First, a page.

The head of the Pittsburgh Zoo says a medical examiner has concluded that a toddler who fell into an African painted dog exhibit Sunday was killed by the animals, not by the fall.
Barbara Baker, CEO and president of the Pittsburgh Zoo and PPG Aquarium, said she received that information from the medical examiner's office Monday.
Officials say the child's mother had placed the three-year-old boy on a wooden rail above the exhibit. There is a net below the rail, but Baker says the boy bounced off it and into the enclosure 14 feet below.
She says the animals attacked the child so quickly that by the time a veterinarian and other zoo staffers arrived seconds later, they determined it would have been futile to try to rescue the child.
"From what I understand, what occurred at that scene until it was secured, it was horrific," Lt. Kevin Kraus of the Pittsburgh police told CBS affiliate KDKA.
KDKA in reports the Pittsburgh Zoo & PPG Aquarium says it will be closed until further notice.
Witnesses and officials described a chaotic scene. When the boy fell, other visitors immediately told staff members, who responded along with Pittsburgh police. Zookeepers called off the dogs, and seven of them immediately went to a back building. Three more eventually were drawn away from the boy, but the last dog wouldn't come into the building, and police had to shoot him, Baker told the station.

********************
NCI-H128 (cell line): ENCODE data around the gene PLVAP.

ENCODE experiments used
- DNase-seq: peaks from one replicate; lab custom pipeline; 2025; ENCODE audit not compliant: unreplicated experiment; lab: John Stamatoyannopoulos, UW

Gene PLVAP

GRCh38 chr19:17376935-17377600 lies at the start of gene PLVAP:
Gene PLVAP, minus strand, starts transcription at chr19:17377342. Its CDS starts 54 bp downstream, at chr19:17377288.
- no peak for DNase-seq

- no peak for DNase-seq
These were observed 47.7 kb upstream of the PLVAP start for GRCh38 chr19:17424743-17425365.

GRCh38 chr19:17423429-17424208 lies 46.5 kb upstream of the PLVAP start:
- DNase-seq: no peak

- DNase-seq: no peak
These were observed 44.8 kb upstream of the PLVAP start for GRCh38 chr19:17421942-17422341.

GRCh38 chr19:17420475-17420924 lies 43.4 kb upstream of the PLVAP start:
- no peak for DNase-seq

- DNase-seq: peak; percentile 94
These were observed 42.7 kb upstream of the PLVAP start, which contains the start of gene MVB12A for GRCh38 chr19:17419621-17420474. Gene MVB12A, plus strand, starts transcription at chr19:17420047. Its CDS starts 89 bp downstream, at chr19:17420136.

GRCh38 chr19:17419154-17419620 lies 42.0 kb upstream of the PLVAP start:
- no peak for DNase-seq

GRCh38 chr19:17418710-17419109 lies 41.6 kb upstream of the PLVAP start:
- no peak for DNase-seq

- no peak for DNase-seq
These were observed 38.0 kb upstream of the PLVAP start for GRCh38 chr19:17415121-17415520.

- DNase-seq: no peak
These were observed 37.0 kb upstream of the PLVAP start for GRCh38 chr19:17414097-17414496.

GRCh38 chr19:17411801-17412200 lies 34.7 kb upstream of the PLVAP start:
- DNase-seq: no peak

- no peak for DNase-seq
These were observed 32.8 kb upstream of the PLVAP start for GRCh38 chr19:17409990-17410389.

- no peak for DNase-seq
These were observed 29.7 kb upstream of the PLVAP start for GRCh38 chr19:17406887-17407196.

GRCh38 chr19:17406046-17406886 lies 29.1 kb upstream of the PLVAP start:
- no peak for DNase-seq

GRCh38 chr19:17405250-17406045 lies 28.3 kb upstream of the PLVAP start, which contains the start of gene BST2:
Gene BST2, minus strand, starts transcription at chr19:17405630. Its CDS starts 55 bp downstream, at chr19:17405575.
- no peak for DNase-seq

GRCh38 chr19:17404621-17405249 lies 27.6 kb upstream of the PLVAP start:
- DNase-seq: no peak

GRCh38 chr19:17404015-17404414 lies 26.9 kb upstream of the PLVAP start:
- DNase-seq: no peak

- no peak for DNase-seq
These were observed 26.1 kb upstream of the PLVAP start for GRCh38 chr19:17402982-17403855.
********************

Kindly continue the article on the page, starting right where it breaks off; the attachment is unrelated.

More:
The dogs are about as big as medium-sized domestic dogs, 2 to 2.5 feet high and 37 to 80 pounds, according to the zoo. African wild dogs are also known as cape hunting dogs, spotted dogs, and painted wolves. They have large, rounded ears and dark brown circles around their eyes and are considered endangered.
Police and the Allegheny County medical examiner's office were investigating. Baker said the zoo, which has never had a visitor death, plans an internal investigation, and no decision has been made yet on the future of the exhibit.
The dogs normally live in a 1.5-acre exhibit called the Painted Dog Bush Camp that's part of a larger open area called the African Savanna, where elephants, lions and other animals can be seen.
In May, some of the dogs crawled under a fence and escaped into a part of the exhibit that's usually closed. The zoo was on lockdown for about an hour as a precaution.
Ten African painted dogs were born at the zoo in 2009, and their mother died of a ruptured uterus shortly after delivering the litter. Five of the pups survived. The mortality rate for painted pups is 50 percent, even when born in the wild to a healthy mother.
It was only the second litter to be hand-raised in captivity, along with one in the United Kingdom, zoo officials said at the time.
Designed by Gray Digital Media